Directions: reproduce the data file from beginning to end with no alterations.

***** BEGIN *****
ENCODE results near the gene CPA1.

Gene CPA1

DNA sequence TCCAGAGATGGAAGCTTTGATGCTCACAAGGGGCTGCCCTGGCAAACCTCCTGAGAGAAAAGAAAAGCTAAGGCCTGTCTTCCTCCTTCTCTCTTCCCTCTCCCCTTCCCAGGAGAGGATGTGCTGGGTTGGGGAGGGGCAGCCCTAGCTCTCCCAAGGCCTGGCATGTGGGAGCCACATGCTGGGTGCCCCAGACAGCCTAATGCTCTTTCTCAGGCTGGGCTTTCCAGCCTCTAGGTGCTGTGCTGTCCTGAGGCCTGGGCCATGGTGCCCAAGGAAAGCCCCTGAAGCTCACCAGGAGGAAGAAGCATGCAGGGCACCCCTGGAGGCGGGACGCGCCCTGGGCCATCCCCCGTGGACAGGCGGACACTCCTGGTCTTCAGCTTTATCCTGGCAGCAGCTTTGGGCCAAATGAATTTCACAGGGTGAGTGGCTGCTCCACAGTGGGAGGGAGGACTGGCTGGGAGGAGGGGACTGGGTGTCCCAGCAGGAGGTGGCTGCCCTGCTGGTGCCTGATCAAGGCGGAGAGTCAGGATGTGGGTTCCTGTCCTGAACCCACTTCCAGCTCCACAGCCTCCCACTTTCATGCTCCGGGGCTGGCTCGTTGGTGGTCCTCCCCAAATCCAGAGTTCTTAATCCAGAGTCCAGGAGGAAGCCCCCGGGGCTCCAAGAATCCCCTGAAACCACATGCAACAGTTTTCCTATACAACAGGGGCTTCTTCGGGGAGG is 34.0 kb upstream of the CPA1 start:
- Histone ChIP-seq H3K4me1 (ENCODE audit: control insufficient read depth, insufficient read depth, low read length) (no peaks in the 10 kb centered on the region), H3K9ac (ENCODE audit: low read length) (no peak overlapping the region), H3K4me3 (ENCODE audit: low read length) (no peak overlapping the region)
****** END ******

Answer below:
ENCODE results near the gene CPA1.

Gene CPA1

DNA sequence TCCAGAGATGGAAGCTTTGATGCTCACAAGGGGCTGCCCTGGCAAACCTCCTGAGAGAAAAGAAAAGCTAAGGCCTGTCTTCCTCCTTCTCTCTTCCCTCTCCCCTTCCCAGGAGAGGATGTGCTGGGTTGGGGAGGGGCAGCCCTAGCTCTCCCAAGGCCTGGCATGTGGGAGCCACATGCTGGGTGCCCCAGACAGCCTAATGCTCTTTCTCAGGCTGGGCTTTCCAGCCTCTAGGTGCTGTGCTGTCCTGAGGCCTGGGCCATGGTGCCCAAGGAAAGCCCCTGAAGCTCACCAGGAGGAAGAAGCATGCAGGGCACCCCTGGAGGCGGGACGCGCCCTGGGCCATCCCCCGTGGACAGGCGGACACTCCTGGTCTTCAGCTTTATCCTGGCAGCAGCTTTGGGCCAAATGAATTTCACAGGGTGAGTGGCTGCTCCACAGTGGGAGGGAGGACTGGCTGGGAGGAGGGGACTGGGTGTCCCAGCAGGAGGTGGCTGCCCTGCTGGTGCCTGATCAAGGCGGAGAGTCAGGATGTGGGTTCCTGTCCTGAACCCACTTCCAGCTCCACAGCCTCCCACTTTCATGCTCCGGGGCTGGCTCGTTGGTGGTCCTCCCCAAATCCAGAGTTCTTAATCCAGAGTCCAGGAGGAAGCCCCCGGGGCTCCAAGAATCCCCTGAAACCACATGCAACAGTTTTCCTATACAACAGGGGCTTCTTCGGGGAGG is 34.0 kb upstream of the CPA1 start:
- Histone ChIP-seq H3K4me1 (ENCODE audit: control insufficient read depth, insufficient read depth, low read length) (no peaks in the 10 kb centered on the region), H3K9ac (ENCODE audit: low read length) (no peak overlapping the region), H3K4me3 (ENCODE audit: low read length) (no peak overlapping the region)